You are all welcome to the third session of the succesful seminar series “The Last Thurday”!
Thursday 26 November, 18:30
Seminar room Sievert. Building Z.
Karolinska Hospital (do not confuse with KI!)
Karolinska Sjukhuset bus stop (3, 67, 77…)
Bus stops in Solnavägen and close to SciLife (57…)
Karolinska Institutet Östra (69 from T-centralen, 73, 507).
Not far from Sankt Eriksplan (T-banna)
Attached is a map of Karolinska Hospital in PDF, with the lecture room marked in red together with the closest bus stops.
Title: Multivariate analysis: A helping hand in the era of big datasets
Speaker: Elina Staaf
These days, we have access to a larger variety of methods with multivariate output, such as genomics, transcriptomics, metabolomics and multicolor flow cytometry, There are a number of unique challenges associated with handling such large datasets. For example: how do we find the few significant variables among hundreds? And once we find them: how can we be sure that what we see is a true significances and not false positives?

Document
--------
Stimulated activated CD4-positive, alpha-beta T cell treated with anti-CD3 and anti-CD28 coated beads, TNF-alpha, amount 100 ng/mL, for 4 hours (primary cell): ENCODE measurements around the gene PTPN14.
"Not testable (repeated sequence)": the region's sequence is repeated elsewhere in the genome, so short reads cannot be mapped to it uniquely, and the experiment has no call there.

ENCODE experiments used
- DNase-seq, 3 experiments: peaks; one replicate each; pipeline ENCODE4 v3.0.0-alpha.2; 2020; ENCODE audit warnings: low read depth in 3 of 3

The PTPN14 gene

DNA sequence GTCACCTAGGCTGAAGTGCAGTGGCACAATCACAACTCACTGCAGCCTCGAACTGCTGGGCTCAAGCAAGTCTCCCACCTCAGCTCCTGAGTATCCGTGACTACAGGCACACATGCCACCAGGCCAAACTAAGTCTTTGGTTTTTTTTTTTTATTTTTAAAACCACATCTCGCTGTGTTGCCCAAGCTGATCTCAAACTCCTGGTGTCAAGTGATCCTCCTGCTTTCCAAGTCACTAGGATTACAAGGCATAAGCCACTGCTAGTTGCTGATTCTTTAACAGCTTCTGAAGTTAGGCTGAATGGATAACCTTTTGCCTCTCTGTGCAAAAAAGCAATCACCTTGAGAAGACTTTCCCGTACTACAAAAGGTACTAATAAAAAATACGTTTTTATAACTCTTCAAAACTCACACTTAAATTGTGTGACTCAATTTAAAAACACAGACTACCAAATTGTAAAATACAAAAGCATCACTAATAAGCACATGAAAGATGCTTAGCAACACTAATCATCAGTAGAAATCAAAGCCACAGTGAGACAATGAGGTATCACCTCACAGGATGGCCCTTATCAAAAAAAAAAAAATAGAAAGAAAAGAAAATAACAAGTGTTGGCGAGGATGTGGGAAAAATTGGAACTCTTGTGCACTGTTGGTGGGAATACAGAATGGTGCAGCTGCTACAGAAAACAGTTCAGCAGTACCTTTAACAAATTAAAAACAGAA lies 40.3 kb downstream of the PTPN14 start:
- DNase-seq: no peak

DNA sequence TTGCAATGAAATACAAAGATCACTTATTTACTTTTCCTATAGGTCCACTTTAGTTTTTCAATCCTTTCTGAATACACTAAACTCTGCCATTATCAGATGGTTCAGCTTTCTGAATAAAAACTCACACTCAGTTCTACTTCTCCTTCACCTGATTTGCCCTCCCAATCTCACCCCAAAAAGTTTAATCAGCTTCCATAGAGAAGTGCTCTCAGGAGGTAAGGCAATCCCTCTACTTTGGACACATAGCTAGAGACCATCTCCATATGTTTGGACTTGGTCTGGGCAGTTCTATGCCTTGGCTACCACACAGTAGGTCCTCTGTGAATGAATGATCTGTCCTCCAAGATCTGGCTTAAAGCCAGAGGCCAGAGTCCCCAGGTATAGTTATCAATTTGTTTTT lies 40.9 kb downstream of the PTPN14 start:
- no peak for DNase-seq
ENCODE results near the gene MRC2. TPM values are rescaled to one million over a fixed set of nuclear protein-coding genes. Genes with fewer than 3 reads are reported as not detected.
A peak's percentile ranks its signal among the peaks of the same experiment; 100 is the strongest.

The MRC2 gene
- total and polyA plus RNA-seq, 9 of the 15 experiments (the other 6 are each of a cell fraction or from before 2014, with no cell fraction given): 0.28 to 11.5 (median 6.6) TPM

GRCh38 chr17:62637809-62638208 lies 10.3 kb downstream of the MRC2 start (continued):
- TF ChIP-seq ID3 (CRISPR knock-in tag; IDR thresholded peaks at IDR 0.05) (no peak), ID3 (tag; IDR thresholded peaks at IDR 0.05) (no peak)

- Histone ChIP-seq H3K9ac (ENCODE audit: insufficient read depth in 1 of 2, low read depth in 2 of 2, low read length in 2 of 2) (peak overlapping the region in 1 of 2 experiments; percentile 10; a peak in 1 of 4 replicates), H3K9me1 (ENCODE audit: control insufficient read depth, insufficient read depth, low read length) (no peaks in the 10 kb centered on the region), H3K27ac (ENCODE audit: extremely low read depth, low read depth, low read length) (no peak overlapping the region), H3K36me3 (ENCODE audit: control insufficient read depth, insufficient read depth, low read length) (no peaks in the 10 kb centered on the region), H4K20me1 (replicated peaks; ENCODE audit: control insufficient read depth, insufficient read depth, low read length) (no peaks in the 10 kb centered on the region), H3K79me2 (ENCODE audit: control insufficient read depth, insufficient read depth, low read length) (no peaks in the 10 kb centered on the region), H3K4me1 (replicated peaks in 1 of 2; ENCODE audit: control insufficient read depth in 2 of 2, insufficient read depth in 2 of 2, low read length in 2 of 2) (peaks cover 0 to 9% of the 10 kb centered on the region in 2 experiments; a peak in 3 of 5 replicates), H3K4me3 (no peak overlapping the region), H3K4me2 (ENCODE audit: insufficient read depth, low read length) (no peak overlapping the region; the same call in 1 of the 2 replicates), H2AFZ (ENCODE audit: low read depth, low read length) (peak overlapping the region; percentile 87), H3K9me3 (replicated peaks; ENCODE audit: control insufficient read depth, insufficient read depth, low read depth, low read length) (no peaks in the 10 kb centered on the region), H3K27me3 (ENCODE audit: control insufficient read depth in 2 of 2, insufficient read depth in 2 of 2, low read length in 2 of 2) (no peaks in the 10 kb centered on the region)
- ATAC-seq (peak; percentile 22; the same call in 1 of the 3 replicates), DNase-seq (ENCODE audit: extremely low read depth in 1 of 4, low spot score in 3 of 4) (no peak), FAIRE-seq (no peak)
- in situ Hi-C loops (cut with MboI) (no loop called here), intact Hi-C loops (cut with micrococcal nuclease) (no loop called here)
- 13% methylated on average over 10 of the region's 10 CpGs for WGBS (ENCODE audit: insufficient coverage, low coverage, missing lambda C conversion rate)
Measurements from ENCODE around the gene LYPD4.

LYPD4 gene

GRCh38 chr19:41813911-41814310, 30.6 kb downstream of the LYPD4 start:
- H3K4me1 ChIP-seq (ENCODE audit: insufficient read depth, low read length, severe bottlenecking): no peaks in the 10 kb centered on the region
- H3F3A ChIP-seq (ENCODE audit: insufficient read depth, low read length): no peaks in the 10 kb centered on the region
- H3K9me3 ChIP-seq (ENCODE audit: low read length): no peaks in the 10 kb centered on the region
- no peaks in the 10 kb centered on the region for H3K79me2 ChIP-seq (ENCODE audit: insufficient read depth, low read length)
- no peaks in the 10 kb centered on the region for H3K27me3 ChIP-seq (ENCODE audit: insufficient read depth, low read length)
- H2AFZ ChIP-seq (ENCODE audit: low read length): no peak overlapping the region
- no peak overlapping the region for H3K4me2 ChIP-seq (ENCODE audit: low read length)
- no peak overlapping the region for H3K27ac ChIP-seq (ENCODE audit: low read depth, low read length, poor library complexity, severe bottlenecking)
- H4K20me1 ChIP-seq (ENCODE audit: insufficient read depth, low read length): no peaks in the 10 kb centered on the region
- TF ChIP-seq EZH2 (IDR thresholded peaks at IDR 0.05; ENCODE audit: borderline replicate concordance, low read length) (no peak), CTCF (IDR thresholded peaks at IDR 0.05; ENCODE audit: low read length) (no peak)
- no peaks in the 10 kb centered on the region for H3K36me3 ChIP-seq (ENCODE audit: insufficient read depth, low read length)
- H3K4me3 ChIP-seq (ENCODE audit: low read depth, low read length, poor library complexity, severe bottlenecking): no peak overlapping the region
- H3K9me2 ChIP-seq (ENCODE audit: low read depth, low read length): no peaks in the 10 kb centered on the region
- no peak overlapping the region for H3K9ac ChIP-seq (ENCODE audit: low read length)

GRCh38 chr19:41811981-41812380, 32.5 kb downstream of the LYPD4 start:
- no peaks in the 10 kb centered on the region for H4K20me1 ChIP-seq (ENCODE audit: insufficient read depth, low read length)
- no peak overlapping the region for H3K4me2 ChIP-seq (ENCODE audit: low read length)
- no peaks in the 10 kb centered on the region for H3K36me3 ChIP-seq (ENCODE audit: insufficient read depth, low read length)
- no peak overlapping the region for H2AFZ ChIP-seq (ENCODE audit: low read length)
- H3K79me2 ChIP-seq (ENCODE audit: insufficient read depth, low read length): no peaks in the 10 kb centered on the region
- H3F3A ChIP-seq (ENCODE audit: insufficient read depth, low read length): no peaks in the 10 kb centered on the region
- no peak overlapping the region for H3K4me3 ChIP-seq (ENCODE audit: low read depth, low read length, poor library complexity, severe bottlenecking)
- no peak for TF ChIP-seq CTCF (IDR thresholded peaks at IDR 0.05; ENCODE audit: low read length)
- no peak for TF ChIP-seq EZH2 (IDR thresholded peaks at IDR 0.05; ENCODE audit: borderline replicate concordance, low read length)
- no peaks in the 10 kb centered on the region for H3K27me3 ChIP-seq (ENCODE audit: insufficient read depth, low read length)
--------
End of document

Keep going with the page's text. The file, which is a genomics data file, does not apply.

To assist you there are various types of multivariate analysis approaches and softwares. One of the most common types is Principal Component Analysis (PCA), in which all variables are summarized to a few directions in space. This is a quick way to get an overview of trends and groups in the data, and to find variables best describing the variation in the data. Unlike traditional statistics softwares such as R, multivariate analysis softwares often use a graphical interface where groups can be visualized and the type of analysis can be selected without the need for programming. Thus, they are useful also for beginners and can help you to rapidly sort out the most promising variables from your big dataset.
Results from multivariate analysis may often need to be supplemented with traditional statistics though. In this talk I will introduce some basics of multivariate analysis and PCA, and I will show examples from the software SIMCA 14 (Umetrics) on what multivariate analysis approaches can help you do.